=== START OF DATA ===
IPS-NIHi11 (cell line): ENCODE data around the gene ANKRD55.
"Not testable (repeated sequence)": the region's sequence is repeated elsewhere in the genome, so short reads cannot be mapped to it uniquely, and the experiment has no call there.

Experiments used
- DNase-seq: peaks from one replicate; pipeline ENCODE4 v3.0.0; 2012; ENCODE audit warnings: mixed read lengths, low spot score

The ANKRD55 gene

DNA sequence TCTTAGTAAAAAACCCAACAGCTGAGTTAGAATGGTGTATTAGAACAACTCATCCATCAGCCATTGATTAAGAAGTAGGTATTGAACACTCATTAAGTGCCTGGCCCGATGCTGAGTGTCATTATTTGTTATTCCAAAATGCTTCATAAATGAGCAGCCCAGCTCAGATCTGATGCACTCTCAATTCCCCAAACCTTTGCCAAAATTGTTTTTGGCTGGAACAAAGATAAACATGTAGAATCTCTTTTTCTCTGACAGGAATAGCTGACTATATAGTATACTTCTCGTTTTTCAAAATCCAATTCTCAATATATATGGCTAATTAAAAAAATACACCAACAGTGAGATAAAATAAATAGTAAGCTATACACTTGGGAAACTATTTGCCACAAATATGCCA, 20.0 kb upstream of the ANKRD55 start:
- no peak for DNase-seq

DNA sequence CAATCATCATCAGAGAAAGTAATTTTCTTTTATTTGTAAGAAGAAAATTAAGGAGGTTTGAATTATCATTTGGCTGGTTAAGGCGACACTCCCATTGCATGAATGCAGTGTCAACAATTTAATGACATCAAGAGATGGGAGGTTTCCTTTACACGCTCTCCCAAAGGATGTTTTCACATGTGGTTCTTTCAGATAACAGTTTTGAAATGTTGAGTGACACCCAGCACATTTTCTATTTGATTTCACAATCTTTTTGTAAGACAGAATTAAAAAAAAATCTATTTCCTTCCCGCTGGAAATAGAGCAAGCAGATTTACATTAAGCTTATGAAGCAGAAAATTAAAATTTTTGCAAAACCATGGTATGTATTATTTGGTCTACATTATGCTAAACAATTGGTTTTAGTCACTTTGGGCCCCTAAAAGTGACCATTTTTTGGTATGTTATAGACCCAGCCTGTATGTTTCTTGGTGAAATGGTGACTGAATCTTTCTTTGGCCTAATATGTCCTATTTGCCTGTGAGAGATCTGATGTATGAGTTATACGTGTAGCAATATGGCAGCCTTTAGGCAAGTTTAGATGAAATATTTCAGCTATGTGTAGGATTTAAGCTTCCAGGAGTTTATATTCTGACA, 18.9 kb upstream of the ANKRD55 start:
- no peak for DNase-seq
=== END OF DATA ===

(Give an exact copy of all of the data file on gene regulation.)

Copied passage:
IPS-NIHi11 (cell line): ENCODE data around the gene ANKRD55.
"Not testable (repeated sequence)": the region's sequence is repeated elsewhere in the genome, so short reads cannot be mapped to it uniquely, and the experiment has no call there.

Experiments used
- DNase-seq: peaks from one replicate; pipeline ENCODE4 v3.0.0; 2012; ENCODE audit warnings: mixed read lengths, low spot score

The ANKRD55 gene

DNA sequence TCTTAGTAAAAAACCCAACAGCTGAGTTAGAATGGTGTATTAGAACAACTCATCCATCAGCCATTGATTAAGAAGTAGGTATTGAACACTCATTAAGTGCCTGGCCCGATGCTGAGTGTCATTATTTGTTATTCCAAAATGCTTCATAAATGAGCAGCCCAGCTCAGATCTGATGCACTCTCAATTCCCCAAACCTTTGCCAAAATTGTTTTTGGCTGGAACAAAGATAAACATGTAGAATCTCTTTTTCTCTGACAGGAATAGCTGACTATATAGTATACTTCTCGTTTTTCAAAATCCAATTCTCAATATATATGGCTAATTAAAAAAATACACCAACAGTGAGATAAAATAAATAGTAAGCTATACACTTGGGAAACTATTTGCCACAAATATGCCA, 20.0 kb upstream of the ANKRD55 start:
- no peak for DNase-seq

DNA sequence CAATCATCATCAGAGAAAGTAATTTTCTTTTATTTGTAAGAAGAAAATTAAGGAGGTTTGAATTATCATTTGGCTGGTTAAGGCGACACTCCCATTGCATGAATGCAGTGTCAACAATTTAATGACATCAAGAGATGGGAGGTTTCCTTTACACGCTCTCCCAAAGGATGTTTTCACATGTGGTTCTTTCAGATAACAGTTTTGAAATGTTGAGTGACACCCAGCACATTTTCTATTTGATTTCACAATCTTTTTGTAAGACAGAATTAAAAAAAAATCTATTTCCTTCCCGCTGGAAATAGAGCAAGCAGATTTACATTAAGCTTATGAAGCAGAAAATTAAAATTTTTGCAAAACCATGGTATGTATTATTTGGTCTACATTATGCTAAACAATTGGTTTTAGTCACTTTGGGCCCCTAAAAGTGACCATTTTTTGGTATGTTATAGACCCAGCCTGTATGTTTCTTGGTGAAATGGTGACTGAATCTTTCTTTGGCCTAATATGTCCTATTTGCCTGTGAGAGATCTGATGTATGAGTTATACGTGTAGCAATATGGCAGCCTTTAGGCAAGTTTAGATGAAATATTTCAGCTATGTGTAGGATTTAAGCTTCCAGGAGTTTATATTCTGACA, 18.9 kb upstream of the ANKRD55 start:
- no peak for DNase-seq